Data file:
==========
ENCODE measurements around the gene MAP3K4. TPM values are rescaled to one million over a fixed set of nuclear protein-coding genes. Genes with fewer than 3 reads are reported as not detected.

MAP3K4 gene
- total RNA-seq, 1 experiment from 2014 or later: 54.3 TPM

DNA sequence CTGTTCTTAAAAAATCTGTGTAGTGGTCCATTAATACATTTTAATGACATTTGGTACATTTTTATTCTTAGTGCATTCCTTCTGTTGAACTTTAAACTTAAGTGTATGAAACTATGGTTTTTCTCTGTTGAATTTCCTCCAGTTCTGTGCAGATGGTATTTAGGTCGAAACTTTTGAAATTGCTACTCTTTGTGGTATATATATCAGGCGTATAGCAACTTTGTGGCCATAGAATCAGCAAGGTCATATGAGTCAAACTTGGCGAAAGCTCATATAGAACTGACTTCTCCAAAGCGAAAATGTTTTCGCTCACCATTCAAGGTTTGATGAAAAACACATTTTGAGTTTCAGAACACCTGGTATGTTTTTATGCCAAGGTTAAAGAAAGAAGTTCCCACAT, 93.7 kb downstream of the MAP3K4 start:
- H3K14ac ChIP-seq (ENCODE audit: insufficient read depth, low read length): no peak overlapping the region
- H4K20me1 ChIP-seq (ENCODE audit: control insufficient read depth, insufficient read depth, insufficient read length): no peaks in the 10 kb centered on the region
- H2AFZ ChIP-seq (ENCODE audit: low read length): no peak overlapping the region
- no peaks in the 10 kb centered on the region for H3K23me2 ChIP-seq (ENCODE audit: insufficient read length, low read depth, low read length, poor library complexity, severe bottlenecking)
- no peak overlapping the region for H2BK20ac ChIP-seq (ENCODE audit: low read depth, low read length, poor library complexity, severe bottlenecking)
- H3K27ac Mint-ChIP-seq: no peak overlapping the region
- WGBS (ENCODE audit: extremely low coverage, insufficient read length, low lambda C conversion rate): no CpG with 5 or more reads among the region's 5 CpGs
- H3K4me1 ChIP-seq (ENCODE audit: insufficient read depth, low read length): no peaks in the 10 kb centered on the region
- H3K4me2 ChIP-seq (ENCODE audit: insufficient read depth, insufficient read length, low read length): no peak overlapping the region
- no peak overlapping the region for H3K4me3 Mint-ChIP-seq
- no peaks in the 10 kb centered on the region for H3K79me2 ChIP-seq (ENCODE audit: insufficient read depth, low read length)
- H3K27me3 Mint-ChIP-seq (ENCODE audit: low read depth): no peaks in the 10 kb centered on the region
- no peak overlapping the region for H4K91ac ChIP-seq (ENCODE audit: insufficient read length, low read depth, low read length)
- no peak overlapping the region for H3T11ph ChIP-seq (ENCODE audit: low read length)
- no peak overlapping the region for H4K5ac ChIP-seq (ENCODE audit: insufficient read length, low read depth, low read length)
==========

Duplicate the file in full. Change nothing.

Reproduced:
ENCODE measurements around the gene MAP3K4. TPM values are rescaled to one million over a fixed set of nuclear protein-coding genes. Genes with fewer than 3 reads are reported as not detected.

MAP3K4 gene
- total RNA-seq, 1 experiment from 2014 or later: 54.3 TPM

DNA sequence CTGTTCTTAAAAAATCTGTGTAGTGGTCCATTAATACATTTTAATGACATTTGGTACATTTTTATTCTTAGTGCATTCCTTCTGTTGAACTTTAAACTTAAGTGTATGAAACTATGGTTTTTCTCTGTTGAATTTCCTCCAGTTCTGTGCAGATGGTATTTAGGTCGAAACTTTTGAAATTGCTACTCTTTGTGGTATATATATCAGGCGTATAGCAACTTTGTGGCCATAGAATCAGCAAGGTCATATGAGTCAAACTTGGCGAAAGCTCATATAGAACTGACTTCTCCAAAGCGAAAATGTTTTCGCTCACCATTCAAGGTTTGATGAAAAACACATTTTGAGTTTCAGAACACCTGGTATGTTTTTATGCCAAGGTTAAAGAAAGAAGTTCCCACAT, 93.7 kb downstream of the MAP3K4 start:
- H3K14ac ChIP-seq (ENCODE audit: insufficient read depth, low read length): no peak overlapping the region
- H4K20me1 ChIP-seq (ENCODE audit: control insufficient read depth, insufficient read depth, insufficient read length): no peaks in the 10 kb centered on the region
- H2AFZ ChIP-seq (ENCODE audit: low read length): no peak overlapping the region
- no peaks in the 10 kb centered on the region for H3K23me2 ChIP-seq (ENCODE audit: insufficient read length, low read depth, low read length, poor library complexity, severe bottlenecking)
- no peak overlapping the region for H2BK20ac ChIP-seq (ENCODE audit: low read depth, low read length, poor library complexity, severe bottlenecking)
- H3K27ac Mint-ChIP-seq: no peak overlapping the region
- WGBS (ENCODE audit: extremely low coverage, insufficient read length, low lambda C conversion rate): no CpG with 5 or more reads among the region's 5 CpGs
- H3K4me1 ChIP-seq (ENCODE audit: insufficient read depth, low read length): no peaks in the 10 kb centered on the region
- H3K4me2 ChIP-seq (ENCODE audit: insufficient read depth, insufficient read length, low read length): no peak overlapping the region
- no peak overlapping the region for H3K4me3 Mint-ChIP-seq
- no peaks in the 10 kb centered on the region for H3K79me2 ChIP-seq (ENCODE audit: insufficient read depth, low read length)
- H3K27me3 Mint-ChIP-seq (ENCODE audit: low read depth): no peaks in the 10 kb centered on the region
- no peak overlapping the region for H4K91ac ChIP-seq (ENCODE audit: insufficient read length, low read depth, low read length)
- no peak overlapping the region for H3T11ph ChIP-seq (ENCODE audit: low read length)
- no peak overlapping the region for H4K5ac ChIP-seq (ENCODE audit: insufficient read length, low read depth, low read length)